He holds your hand in both of his, sitting on that cracked top step, his face grim and vulnerable with tender resolution. “It’ll work out. I’ll work it out.”
You stand before him, panic quickening your heart. “What are you saying?”
He meets your eyes, exposed conviction in his gaze, and your breath is gone. But surely he knew?
Surely he knew this was the end.
You hear the others through the open door, laughing over their share-house dinner. They know you’re both out here, they know why. Your time is up and you have to decide.
The door is open but this grip of his feels like the most intimate you’ve ever been. The weight of the simple gesture makes it real, terrifying. He waits and you can’t speak.
What did you think would happen? Maybe you hoped that when the moment finally came you’d both laugh and agree it could never work.
Or maybe you wished through the descending seasons that your heart would shed a layer and this would suddenly be right.
The question was there from the moment you met, knowing you were his type and he was yours. He took you to the old hall on campus and you stared up at the tiny stained glass windows, portraits of legendary writers. You were breathless, in awe, like he knew you would be.
His careful approach to life was a relic from his childhood, from his infamous neighbourhood and absent father perhaps. A determination to make the right decisions, avoid hurting others. This was the first commandment of his life, despite the subtle, contained wildness in him: an irresistible conflict of impulse and hesitation.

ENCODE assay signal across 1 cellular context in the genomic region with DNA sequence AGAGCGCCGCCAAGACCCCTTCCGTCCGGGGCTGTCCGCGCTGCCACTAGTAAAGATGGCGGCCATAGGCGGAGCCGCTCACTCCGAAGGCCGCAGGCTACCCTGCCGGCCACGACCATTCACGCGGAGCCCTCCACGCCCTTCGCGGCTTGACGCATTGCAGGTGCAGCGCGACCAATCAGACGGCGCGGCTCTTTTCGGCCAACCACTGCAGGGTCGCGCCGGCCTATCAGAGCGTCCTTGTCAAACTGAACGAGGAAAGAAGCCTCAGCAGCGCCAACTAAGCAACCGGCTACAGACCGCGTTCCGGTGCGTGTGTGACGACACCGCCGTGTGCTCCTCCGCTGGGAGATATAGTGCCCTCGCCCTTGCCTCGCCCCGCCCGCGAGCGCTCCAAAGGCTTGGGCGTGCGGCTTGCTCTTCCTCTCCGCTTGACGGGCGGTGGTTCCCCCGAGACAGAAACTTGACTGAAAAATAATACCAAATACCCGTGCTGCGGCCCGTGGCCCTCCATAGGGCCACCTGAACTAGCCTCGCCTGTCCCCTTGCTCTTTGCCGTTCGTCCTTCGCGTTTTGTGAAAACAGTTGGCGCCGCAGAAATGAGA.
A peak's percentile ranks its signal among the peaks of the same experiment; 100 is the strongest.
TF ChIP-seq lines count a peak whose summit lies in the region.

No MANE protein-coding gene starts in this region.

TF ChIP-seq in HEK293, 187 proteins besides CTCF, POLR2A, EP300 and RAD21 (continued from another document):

Were you completely honest with each other? Not really, not with the deeper stuff, the hidden places. You showed him most of who you were: not everything, but more than usual. The rest you dropped in hints, hoping he would catch them, hoping he would show some sign of awareness, acceptance.
But if you lost your security or your strength or your resolve or your temper it would surprise him. He would try to re-strategise, to deal with this new antagonist in you, full of tense dissatisfaction.
You didn’t want to be dealt with (even thought he didn’t mean it that way). You needed someone who would push back, who would put you in your place or be moved by your conviction or slam the door in your face or thrust you against a wall. He would be slow and considerate and that would make you push further, irrationally scratching for that true impulse, the indication that you were both alive to the same humanity.
Perhaps you’ve known all along that he couldn’t be that person. But still you wanted to be with him, to see what would emerge, hoping he would prove you wrong. All the passing seasons have faded into this inevitable parting and all you’ve thought about is this moment, forming your heart around the possibility of a future.
Perhaps it’s your fault for letting your heart go because now the memories are too real and they won’t go away, wedged in your mind, forever shadowing the years of your life.
Time is up and you have to decide, and here he is on the step with his earnest eyes telling you he’ll move, he’ll follow you, he’ll make it work, and you know he believes it.
So, you see? No one wins. Both of you cautiously following the path of possibility, neither willing to make the first mistake, and this where it ends. Surely he knew that?
But no, he never did, and for that you blame him. Now you have to be the one to admit reality, to open his eyes to the truth. You must be the one who does this awful thing and it’s not fair. You gave him your heart, you tried, and yet he still doesn’t know you, not really.
The laughter grows louder in your ears and your hand trembles in his grip, under his waiting gaze. He has broken your heart, and now you must break his.